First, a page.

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Old 03-17-2018, 10:34 PM
 
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Quote:
Originally Posted by Mattks View Post
abor rights (especially for women, things like extended time off for pregnant women),
Yes! Maternal leave is another good example (like universal healthcare) of something that pretty much every developed nation in the world except the US views as normal-- not "liberal."
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Old 03-18-2018, 05:27 AM
 
Location: Taipei
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Quote:
Originally Posted by SkylarkPhotoBooth View Post
This. It makes no sense taking a US political framework and trying to apply it to another country, and especially not across the East/West cultural divide.

My experience is that East Asians can be very "conservative" (by western definitions) within their own families (though it varies from family to family), but generally take more of a live-and-let-live attitude ("liberal" or arguably "libertarian") toward those not within their family. They don't have the tendency to want to impose their morals on strangers the way many "conservatives" in the US do.

Taiwan has voted to legalize same sex marriage, and it's only a matter of time before Japan does, too. (Polls show the majority favor it.) Transgender identity has long been more acceptable in some SE Asian countries than it is in the US. Now would the average family approve of this in their own children? Probably not. But as far as it being illegal for others? They don't really care.

And of course, as in most of the world, the countries that can afford to do so have relatively strong social safety nets in East Asia when compared to the US, including universal healthcare. Americans would call this "liberal," but most of the world just calls it "being decent to each other."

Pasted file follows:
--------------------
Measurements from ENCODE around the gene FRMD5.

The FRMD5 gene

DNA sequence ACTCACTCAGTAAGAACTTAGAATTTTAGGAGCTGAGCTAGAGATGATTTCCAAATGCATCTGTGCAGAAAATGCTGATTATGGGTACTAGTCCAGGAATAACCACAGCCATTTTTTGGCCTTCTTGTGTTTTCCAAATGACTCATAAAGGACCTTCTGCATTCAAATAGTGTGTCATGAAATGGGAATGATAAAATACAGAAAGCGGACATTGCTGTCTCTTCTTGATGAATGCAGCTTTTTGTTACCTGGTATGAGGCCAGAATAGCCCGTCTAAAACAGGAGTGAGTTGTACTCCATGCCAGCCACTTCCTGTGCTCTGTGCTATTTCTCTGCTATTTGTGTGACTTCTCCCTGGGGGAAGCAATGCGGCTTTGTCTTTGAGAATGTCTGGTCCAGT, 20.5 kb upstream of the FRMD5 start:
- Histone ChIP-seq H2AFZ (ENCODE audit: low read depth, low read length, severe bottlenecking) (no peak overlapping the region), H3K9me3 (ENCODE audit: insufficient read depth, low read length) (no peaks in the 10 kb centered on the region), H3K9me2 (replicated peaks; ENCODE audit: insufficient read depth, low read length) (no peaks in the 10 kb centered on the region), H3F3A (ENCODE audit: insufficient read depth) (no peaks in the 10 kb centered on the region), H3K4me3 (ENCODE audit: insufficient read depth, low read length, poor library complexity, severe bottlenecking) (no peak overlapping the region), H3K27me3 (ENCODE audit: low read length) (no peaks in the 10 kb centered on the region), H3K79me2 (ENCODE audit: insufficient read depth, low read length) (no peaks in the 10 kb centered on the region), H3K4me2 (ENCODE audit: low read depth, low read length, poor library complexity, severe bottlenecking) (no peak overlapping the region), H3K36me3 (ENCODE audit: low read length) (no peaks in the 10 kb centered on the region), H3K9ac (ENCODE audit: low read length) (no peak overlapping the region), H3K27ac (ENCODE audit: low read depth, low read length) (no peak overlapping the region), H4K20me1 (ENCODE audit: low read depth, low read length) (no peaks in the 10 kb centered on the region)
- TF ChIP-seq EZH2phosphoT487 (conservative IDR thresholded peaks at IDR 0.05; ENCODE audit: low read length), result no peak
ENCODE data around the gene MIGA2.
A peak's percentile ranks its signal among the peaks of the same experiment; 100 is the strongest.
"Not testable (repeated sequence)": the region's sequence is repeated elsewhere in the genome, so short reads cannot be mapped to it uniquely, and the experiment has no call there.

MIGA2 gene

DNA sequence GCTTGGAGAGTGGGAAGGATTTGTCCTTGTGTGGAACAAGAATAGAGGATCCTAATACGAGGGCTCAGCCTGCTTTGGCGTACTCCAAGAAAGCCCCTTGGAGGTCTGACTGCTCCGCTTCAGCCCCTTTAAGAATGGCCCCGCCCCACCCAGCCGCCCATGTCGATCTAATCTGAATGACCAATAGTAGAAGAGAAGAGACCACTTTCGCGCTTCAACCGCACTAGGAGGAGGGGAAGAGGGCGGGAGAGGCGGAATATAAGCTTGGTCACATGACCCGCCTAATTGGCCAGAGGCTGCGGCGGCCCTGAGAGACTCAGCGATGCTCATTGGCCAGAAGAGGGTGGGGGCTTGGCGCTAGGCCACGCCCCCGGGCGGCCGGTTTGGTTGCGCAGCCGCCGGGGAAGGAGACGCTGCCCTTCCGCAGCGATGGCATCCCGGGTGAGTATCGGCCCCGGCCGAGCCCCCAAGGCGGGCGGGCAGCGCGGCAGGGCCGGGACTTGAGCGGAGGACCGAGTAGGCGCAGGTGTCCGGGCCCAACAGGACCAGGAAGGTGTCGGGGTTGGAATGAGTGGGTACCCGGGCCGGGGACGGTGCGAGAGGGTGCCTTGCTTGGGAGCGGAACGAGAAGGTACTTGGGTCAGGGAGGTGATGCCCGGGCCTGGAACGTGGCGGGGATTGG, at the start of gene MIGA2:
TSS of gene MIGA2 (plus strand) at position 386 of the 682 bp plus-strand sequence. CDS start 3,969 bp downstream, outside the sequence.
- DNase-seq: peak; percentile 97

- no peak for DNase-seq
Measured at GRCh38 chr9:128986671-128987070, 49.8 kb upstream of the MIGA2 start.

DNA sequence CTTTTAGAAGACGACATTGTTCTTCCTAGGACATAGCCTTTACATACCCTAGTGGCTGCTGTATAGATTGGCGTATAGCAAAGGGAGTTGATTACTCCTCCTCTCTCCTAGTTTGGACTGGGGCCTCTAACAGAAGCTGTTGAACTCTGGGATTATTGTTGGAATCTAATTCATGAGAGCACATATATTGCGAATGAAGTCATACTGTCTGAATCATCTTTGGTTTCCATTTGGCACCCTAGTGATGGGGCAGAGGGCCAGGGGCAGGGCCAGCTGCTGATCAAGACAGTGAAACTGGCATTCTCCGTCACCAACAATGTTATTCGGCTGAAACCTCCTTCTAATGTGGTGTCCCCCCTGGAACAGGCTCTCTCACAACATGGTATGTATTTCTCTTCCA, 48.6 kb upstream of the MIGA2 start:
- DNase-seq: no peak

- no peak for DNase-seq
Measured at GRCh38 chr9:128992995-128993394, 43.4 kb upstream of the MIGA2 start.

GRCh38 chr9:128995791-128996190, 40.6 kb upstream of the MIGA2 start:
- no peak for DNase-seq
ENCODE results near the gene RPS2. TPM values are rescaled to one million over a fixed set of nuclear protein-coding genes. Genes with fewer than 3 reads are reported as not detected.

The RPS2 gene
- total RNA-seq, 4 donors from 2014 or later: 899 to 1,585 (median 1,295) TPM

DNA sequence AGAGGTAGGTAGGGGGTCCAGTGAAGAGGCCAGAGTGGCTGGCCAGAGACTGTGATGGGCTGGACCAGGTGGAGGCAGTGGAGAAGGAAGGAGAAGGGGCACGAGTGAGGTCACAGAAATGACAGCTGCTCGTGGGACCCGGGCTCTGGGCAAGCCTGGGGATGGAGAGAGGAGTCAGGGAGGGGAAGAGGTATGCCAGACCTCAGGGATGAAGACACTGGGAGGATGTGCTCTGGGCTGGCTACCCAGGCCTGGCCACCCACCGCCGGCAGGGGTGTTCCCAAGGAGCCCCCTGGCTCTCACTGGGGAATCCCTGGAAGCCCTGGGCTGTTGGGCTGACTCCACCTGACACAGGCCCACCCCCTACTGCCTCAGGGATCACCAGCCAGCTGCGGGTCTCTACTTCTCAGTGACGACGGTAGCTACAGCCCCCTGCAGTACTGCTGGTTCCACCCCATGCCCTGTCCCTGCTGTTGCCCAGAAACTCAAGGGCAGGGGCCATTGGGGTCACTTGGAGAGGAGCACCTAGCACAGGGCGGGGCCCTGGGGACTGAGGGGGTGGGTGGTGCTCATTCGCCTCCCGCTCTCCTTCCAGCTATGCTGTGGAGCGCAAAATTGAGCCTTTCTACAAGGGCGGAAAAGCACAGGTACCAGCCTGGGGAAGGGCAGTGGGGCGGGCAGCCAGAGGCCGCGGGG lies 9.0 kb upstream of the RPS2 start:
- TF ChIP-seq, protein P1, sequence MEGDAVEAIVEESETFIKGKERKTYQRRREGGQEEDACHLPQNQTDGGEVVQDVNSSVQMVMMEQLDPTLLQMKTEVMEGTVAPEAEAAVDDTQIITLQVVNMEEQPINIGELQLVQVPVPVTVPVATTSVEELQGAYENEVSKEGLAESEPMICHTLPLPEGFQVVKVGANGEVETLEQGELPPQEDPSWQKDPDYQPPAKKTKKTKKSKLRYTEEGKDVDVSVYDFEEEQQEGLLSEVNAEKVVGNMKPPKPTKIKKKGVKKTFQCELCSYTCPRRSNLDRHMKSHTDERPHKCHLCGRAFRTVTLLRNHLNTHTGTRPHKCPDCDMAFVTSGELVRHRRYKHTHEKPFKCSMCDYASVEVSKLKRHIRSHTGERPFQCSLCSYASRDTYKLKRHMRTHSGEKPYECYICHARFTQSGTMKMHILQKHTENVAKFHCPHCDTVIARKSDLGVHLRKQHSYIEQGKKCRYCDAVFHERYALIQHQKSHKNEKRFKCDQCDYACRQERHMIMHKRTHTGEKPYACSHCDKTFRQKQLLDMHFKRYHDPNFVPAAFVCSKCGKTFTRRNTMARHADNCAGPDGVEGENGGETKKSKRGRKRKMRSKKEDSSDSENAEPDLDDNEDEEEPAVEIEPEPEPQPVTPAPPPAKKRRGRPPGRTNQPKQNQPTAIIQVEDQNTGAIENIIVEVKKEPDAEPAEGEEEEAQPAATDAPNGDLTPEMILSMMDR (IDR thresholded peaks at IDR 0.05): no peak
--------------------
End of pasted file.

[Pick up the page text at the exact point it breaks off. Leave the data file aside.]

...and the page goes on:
Taiwan didnít vote to legalise SSM. The Grand Justices decided that the impossibility on SSM is unconstitutional. Thereís a quite a difference between the two. It will come into effect in a year precisely because the political climate is nowhere near liberal. There are still plenty of opposition going on and the legislature are too ballless to legalise it (actually their core values are pretty much anti-liberal so itís not at all a surprise that they are trying to stall it for as long as possible).

And Taiwan is the outlier on issues as such. Japan is not gonna legalise it any time soon. And the other countries arenít even remotely interested.
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Old 03-18-2018, 05:51 AM
 
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Originally Posted by Greysholic View Post
Taiwan didnít vote to legalise SSM.
Okay, a court ruled in favor of it, in line with public opinion. In other words, the same thing that happened in the US and is happening gradually all over the world. Japan will get on board soon if public opinion is any indicator (and it usually is, in democracies).
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Old 03-18-2018, 08:37 AM
 
Location: Macao
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Originally Posted by Bettafish View Post
The conservative vs liberal division does not fit East Asian society.
I agree.

The Liberal/Conservative US divide is ridiculous and contradictory. It wouldn't fit anywhere.

I hate the division, you say anything that fits either conservative/liberal, and than you have are expected to defend a half million other liberal/conservative things.

I also find it fascinating how when anything happens in the U.S., no one will share an opinion until they go to their side's sources to read/hear what they are supposed to say or think. You also hear contradictory things at times, because of how things shift so quickly with liberal/conservative leaders.

In short, I don't see how anywhere in Asia could fit into the U.S. liberal/conservative divide.
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Old 03-18-2018, 09:55 AM
 
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Originally Posted by Tiger Beer View Post
I agree.

The Liberal/Conservative US divide is ridiculous and contradictory. It wouldn't fit anywhere.
It barely even fits in the US anymore.
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Old 03-18-2018, 10:09 AM
 
Location: Taipei
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Quote:
Originally Posted by SkylarkPhotoBooth View Post